Addiction Made Me Stronger
PROVO, Utah – Apr 17, 2019 – Adopted from China by a family consumed by addiction, Ashley Howe, a senior at BYU Marriott, had a rough start to life straight out of the gate. Despite her challenges, she consistently overcame adversity and was recently recognized with the Global Supply Chain Outstanding Student faculty award. Howe, a native of Wilsonville, Oregon, feels that the secret to her success has been collaboration. “Addiction made me stronger. You often hear stories about addicts who recover and change their lives, but you don’t always hear about how hard it is for their families to do the same.”
As a child, Howe thought her family’s struggles were normal and that addiction was simply a part of everyone’s everyday life. Her perspective changed when one of her parents checked into rehab for the first time for alcoholism when Howe was in sixth grade. “At that point, I realized I was different,” Howe says. “It was going to be up to me to get myself where I wanted to go.”
In order to improve her situation, Howe turned to her studies from an early age. “I thought I had to keep my head down and shut everyone out as I focused on my success,” Howe says. “That ideology ended up shaping me more than I thought it would.” At times Howe’s peers ostracized her for prioritizing academics, but to her, school was an outlet for her stress. “Hearing that negativity only fueled my drive. I felt that I had something to prove to them.”
Amid her challenges, Howe found her place in The Church of Jesus Christ of Latter-day Saints. Though she was born into the church, she was one of the only active members in her immediate family. “The church became my family,” she says. “That dynamic is what kept me active and on a good path in high school. My motivation and values were shaped by listening to my Young Women leaders. The sisterhood and the ministering helped me find my place,” she says.
Even though Howe grew up with a positive experience in the church, she struggled her freshman year at BYU. “Coming to Utah was a culture shock for me,” she says. “Everyone looked the same. Oddly enough, the perfect cookie-cutter look was also what I idolized. Seeing that perfection was a constant reminder of everything that I didn’t have growing up.”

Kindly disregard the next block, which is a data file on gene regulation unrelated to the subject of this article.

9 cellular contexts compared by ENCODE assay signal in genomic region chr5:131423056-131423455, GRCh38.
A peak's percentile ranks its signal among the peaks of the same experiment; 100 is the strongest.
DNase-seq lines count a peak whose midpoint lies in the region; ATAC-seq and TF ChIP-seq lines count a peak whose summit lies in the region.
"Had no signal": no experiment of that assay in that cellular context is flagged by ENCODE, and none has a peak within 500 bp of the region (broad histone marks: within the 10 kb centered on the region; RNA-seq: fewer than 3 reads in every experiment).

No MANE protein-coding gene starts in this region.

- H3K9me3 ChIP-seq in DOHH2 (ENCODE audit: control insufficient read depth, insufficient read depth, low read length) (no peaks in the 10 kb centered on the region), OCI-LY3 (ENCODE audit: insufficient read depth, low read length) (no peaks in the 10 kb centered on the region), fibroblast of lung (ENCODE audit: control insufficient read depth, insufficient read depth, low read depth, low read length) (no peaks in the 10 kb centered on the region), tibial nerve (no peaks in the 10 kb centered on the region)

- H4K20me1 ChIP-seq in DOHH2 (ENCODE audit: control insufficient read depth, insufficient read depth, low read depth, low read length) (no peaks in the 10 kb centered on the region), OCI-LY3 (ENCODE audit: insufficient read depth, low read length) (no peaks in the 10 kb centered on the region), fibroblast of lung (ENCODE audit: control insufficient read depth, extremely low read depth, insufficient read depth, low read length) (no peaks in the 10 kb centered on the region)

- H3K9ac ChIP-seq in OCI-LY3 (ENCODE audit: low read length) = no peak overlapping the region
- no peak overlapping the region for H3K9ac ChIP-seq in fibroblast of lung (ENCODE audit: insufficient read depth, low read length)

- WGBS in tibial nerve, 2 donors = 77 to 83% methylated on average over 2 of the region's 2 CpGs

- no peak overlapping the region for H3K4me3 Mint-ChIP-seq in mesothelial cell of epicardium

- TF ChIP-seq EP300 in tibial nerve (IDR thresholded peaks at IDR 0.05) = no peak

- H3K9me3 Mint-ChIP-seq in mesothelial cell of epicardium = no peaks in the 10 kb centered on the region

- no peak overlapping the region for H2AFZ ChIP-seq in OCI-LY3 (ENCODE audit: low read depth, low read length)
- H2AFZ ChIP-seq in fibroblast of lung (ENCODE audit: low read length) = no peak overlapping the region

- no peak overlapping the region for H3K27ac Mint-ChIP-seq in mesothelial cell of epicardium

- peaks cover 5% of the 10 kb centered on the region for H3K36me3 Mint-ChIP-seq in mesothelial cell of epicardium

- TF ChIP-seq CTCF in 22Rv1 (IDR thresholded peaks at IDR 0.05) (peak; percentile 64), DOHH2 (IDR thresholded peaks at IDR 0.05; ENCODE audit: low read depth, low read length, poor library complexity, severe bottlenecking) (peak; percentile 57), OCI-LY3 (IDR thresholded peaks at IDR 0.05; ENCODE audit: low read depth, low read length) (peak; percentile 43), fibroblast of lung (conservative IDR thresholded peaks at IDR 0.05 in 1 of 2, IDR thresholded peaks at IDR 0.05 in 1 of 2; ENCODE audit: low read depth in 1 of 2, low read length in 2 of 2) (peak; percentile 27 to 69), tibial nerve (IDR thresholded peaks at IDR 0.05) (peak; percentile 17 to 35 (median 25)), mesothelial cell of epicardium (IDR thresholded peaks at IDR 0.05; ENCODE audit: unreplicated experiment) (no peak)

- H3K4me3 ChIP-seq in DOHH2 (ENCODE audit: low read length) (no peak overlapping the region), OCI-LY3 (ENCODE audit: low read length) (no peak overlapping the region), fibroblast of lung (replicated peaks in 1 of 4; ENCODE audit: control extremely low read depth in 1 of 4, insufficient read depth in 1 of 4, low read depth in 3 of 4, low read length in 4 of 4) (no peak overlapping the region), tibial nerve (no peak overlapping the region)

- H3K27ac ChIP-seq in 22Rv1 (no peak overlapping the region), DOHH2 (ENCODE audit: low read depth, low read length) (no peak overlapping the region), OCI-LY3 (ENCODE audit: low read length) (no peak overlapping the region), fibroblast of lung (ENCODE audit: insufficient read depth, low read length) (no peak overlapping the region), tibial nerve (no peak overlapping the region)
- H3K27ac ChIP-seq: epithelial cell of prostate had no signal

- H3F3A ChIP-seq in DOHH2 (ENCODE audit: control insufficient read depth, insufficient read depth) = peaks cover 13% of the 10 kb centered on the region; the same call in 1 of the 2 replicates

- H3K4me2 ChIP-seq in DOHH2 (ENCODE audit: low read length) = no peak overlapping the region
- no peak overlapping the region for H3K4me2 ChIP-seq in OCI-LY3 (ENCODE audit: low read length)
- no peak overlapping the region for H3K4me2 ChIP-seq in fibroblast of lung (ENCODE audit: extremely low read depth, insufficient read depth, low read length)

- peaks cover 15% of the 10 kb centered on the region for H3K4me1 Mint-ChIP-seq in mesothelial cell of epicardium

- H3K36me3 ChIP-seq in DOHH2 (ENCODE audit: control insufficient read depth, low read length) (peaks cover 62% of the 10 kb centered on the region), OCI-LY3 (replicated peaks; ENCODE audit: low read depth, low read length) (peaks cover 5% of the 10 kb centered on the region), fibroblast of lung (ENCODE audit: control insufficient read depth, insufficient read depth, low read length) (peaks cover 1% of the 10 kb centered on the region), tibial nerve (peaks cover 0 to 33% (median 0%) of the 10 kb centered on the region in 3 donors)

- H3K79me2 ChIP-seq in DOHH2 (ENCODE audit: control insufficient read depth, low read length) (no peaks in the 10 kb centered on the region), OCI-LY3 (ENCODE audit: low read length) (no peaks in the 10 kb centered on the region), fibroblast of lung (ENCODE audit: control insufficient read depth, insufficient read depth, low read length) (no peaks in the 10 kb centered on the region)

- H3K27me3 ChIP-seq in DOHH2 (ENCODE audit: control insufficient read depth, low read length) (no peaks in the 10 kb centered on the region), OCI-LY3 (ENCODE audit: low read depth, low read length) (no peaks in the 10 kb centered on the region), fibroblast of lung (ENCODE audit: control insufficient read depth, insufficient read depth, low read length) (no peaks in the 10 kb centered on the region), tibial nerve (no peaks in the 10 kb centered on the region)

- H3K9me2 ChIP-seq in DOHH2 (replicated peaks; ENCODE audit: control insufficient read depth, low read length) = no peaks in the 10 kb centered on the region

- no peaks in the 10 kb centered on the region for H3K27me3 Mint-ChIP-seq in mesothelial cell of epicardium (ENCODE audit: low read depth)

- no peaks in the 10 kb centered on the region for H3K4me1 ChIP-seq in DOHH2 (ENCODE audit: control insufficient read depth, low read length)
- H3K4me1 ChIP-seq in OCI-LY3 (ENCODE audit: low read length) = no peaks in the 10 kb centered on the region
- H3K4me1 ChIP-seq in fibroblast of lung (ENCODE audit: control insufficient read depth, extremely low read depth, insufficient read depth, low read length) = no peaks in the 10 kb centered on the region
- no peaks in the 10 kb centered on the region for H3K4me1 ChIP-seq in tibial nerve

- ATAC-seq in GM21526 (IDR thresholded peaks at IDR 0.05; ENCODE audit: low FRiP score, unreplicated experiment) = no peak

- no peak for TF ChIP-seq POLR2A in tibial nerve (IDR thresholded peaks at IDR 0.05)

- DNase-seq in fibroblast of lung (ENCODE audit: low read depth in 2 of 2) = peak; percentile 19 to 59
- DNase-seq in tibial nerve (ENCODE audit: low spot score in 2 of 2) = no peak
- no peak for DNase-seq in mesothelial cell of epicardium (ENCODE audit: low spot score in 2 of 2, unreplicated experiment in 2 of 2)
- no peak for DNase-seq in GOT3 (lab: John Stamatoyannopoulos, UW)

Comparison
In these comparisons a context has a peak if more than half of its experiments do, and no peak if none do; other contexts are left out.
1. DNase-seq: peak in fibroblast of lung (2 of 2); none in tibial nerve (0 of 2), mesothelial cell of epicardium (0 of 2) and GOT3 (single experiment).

Though she struggled to fit in at first, Howe found her place at college in the BYU Marriott School of Business. “Getting into the global supply chain program helped me find the people who I care about. I’ve found that the people at BYU Marriott are genuinely good.”
Amid her trials, Howe found that the more she let other people into her life, the happier she was. “I want to emphasize the importance of letting people share in your journey,” she says. “When we try to be too self-sufficient, it’s hard for us to let others in.” Howe grew up internalizing the shame she felt about her situation, which immobilized her ability to fix it. When she realized the best thing she could do was humble herself and accept that leaning on her friends would help her progress in life, she found success. Her most recent accomplishment has been accepting a full-time position at Adobe.
Howe asked eight professors and friends to help her create the presentation that led to her getting hired. “The faculty investment in students at BYU Marriott completely changed my experience here,” she says. “I am so grateful for every single one of the teachers and the students who took the time to help me build my future. Now I’ll be working at one of the top ten best places to work in America.”
While Howe is nervous to begin her new job after graduation, she won’t let that stop her from succeeding. “I struggle with data, and I’ve never liked numbers,” she says. “But I like challenges, and I like overcoming them.” Eventually Howe would like to enroll in an MBA program. “Being the first person to graduate from college on both sides of my family is a big deal,” she says. “I want to have a graduate education as well. My life is now open to so many opportunities.”
Regardless of their struggles, Howe says her family members support her in everything she does and are proud of her achievements. “They’re so proud of me,” she says. “Though there are certain things they can't support me in because they don’t have the resources, such as a college experience, they have always made me feel like the light of their lives.”
Though Howe began her educational journey by shutting out the world and pulling herself up by her bootstraps, she now says one of her best skills is asking others to help her succeed. “You can’t be afraid to ask for help,” she says. “The people at BYU Marriott are dream makers. They truly are here to inspire dreams and make them come true.”
Media Contact: Chad Little (801) 422-1512
Writer: Katie Harris